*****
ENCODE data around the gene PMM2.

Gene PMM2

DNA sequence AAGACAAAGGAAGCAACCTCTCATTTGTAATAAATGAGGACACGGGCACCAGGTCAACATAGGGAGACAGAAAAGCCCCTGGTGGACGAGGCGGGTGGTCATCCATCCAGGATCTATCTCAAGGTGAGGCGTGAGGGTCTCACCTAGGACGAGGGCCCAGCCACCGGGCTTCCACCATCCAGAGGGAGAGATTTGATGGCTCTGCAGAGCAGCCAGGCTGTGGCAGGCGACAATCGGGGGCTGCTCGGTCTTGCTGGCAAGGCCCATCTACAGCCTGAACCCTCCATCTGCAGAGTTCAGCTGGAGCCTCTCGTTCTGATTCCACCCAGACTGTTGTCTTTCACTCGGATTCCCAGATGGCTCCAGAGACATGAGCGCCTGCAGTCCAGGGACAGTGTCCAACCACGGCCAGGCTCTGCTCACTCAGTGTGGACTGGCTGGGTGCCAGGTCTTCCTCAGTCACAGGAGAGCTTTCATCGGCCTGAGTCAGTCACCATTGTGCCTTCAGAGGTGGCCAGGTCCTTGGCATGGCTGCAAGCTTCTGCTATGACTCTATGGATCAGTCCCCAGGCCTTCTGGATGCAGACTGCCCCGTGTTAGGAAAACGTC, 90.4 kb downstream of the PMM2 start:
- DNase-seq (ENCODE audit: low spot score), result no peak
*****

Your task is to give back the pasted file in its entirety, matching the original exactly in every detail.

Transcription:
ENCODE data around the gene PMM2.

Gene PMM2

DNA sequence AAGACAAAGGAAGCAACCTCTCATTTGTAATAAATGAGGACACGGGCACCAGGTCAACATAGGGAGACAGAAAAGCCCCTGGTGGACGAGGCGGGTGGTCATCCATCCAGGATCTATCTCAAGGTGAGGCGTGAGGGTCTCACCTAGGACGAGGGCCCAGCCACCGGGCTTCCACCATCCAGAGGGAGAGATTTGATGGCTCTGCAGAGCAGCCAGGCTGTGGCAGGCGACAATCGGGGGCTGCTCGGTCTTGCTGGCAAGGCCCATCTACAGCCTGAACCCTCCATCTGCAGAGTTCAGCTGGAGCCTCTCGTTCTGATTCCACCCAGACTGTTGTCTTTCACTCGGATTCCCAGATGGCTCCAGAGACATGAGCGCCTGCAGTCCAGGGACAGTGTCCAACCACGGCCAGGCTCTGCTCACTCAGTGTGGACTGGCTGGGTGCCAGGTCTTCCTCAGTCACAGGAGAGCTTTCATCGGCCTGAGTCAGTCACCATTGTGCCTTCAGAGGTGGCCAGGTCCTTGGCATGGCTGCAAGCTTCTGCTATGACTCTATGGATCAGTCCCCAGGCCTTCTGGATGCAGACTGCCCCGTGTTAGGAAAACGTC, 90.4 kb downstream of the PMM2 start:
- DNase-seq (ENCODE audit: low spot score), result no peak